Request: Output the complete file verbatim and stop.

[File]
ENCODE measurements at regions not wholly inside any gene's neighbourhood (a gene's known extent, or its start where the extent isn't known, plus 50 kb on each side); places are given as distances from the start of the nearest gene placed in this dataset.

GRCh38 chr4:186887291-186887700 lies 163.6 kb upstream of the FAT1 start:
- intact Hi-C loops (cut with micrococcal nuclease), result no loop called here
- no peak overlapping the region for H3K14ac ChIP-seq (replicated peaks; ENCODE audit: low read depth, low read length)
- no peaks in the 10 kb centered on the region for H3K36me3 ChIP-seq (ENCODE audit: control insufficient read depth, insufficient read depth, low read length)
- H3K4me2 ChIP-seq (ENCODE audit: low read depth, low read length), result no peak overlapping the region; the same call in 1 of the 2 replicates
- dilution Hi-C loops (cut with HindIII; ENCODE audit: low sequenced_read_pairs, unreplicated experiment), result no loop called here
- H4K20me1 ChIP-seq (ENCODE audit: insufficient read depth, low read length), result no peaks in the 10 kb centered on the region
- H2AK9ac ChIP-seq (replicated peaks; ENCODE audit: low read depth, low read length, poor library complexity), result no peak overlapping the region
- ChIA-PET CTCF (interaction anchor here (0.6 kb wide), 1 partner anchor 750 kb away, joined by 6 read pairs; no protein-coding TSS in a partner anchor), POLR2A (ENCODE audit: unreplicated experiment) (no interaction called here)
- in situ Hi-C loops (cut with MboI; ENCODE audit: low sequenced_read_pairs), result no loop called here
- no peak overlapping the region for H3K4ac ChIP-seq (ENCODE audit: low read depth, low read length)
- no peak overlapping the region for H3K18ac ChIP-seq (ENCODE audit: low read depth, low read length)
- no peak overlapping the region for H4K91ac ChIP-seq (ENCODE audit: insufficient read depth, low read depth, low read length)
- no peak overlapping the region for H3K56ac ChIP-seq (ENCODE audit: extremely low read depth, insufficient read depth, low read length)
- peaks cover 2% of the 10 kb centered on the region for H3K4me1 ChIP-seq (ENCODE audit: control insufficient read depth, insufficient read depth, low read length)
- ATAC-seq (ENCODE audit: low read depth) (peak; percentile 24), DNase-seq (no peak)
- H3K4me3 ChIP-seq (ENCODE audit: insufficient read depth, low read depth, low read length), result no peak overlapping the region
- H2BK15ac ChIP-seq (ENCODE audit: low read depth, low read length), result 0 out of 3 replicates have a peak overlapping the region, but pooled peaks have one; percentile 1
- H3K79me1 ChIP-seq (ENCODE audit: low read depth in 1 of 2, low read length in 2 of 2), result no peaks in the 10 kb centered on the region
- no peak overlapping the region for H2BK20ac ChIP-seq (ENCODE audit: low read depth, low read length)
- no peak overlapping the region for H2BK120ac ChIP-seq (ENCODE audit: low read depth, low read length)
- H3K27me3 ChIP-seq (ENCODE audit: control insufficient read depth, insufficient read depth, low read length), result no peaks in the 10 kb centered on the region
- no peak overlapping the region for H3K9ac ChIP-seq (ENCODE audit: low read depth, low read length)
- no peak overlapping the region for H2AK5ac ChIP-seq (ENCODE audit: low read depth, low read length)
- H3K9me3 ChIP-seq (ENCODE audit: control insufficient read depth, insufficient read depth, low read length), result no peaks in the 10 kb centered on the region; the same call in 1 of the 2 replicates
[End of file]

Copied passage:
ENCODE measurements at regions not wholly inside any gene's neighbourhood (a gene's known extent, or its start where the extent isn't known, plus 50 kb on each side); places are given as distances from the start of the nearest gene placed in this dataset.

GRCh38 chr4:186887291-186887700 lies 163.6 kb upstream of the FAT1 start:
- intact Hi-C loops (cut with micrococcal nuclease), result no loop called here
- no peak overlapping the region for H3K14ac ChIP-seq (replicated peaks; ENCODE audit: low read depth, low read length)
- no peaks in the 10 kb centered on the region for H3K36me3 ChIP-seq (ENCODE audit: control insufficient read depth, insufficient read depth, low read length)
- H3K4me2 ChIP-seq (ENCODE audit: low read depth, low read length), result no peak overlapping the region; the same call in 1 of the 2 replicates
- dilution Hi-C loops (cut with HindIII; ENCODE audit: low sequenced_read_pairs, unreplicated experiment), result no loop called here
- H4K20me1 ChIP-seq (ENCODE audit: insufficient read depth, low read length), result no peaks in the 10 kb centered on the region
- H2AK9ac ChIP-seq (replicated peaks; ENCODE audit: low read depth, low read length, poor library complexity), result no peak overlapping the region
- ChIA-PET CTCF (interaction anchor here (0.6 kb wide), 1 partner anchor 750 kb away, joined by 6 read pairs; no protein-coding TSS in a partner anchor), POLR2A (ENCODE audit: unreplicated experiment) (no interaction called here)
- in situ Hi-C loops (cut with MboI; ENCODE audit: low sequenced_read_pairs), result no loop called here
- no peak overlapping the region for H3K4ac ChIP-seq (ENCODE audit: low read depth, low read length)
- no peak overlapping the region for H3K18ac ChIP-seq (ENCODE audit: low read depth, low read length)
- no peak overlapping the region for H4K91ac ChIP-seq (ENCODE audit: insufficient read depth, low read depth, low read length)
- no peak overlapping the region for H3K56ac ChIP-seq (ENCODE audit: extremely low read depth, insufficient read depth, low read length)
- peaks cover 2% of the 10 kb centered on the region for H3K4me1 ChIP-seq (ENCODE audit: control insufficient read depth, insufficient read depth, low read length)
- ATAC-seq (ENCODE audit: low read depth) (peak; percentile 24), DNase-seq (no peak)
- H3K4me3 ChIP-seq (ENCODE audit: insufficient read depth, low read depth, low read length), result no peak overlapping the region
- H2BK15ac ChIP-seq (ENCODE audit: low read depth, low read length), result 0 out of 3 replicates have a peak overlapping the region, but pooled peaks have one; percentile 1
- H3K79me1 ChIP-seq (ENCODE audit: low read depth in 1 of 2, low read length in 2 of 2), result no peaks in the 10 kb centered on the region
- no peak overlapping the region for H2BK20ac ChIP-seq (ENCODE audit: low read depth, low read length)
- no peak overlapping the region for H2BK120ac ChIP-seq (ENCODE audit: low read depth, low read length)
- H3K27me3 ChIP-seq (ENCODE audit: control insufficient read depth, insufficient read depth, low read length), result no peaks in the 10 kb centered on the region
- no peak overlapping the region for H3K9ac ChIP-seq (ENCODE audit: low read depth, low read length)
- no peak overlapping the region for H2AK5ac ChIP-seq (ENCODE audit: low read depth, low read length)
- H3K9me3 ChIP-seq (ENCODE audit: control insufficient read depth, insufficient read depth, low read length), result no peaks in the 10 kb centered on the region; the same call in 1 of the 2 replicates